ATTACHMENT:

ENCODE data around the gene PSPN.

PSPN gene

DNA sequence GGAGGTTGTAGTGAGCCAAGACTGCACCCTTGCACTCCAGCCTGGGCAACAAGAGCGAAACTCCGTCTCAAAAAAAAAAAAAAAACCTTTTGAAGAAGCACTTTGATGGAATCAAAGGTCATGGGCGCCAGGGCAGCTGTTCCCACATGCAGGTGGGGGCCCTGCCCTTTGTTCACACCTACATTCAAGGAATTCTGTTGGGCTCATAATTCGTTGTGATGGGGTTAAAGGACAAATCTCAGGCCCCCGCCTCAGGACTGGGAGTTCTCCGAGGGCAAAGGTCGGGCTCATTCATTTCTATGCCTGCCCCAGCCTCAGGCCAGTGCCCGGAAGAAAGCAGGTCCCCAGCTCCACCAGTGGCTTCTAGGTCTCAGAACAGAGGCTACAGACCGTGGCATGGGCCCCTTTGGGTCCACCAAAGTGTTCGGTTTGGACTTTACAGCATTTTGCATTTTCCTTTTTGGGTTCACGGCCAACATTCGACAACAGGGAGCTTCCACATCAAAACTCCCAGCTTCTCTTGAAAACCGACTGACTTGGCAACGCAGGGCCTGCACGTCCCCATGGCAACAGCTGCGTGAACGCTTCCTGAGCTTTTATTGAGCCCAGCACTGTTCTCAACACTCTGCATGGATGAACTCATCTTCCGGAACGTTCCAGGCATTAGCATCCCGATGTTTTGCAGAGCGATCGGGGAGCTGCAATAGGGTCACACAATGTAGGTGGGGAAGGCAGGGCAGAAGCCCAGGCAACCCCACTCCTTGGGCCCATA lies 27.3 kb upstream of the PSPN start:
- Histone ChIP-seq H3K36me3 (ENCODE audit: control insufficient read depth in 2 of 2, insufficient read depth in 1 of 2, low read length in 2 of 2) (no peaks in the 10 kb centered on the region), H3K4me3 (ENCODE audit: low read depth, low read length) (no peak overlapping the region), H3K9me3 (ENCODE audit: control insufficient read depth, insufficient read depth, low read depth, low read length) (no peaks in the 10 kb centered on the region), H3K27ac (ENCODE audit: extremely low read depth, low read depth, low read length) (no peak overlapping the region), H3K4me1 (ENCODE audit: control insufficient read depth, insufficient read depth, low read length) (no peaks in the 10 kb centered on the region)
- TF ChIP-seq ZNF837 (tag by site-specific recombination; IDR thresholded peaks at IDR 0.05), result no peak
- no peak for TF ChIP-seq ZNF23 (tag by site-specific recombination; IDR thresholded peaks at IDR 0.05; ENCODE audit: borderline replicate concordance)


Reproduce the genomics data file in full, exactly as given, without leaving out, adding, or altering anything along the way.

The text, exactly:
ENCODE data around the gene PSPN.

PSPN gene

DNA sequence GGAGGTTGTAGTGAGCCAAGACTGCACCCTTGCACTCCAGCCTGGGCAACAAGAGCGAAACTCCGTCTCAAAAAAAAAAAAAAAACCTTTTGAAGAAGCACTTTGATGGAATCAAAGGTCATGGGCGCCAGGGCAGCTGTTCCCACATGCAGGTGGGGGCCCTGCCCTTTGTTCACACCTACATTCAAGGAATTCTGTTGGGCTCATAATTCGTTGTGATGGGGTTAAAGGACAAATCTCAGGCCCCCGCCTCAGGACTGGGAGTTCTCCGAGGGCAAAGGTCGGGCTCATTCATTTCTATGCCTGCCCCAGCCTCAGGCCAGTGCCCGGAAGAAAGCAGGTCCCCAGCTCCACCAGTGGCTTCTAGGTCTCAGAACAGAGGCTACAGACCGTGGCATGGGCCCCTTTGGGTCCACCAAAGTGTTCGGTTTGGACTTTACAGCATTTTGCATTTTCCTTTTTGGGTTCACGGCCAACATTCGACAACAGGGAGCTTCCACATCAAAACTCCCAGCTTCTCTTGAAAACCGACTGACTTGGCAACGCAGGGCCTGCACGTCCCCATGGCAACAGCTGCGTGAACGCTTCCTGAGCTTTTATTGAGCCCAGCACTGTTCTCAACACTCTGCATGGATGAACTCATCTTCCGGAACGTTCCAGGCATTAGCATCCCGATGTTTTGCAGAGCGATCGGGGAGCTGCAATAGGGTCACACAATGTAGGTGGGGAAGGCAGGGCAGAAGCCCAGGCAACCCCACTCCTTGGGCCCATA lies 27.3 kb upstream of the PSPN start:
- Histone ChIP-seq H3K36me3 (ENCODE audit: control insufficient read depth in 2 of 2, insufficient read depth in 1 of 2, low read length in 2 of 2) (no peaks in the 10 kb centered on the region), H3K4me3 (ENCODE audit: low read depth, low read length) (no peak overlapping the region), H3K9me3 (ENCODE audit: control insufficient read depth, insufficient read depth, low read depth, low read length) (no peaks in the 10 kb centered on the region), H3K27ac (ENCODE audit: extremely low read depth, low read depth, low read length) (no peak overlapping the region), H3K4me1 (ENCODE audit: control insufficient read depth, insufficient read depth, low read length) (no peaks in the 10 kb centered on the region)
- TF ChIP-seq ZNF837 (tag by site-specific recombination; IDR thresholded peaks at IDR 0.05), result no peak
- no peak for TF ChIP-seq ZNF23 (tag by site-specific recombination; IDR thresholded peaks at IDR 0.05; ENCODE audit: borderline replicate concordance)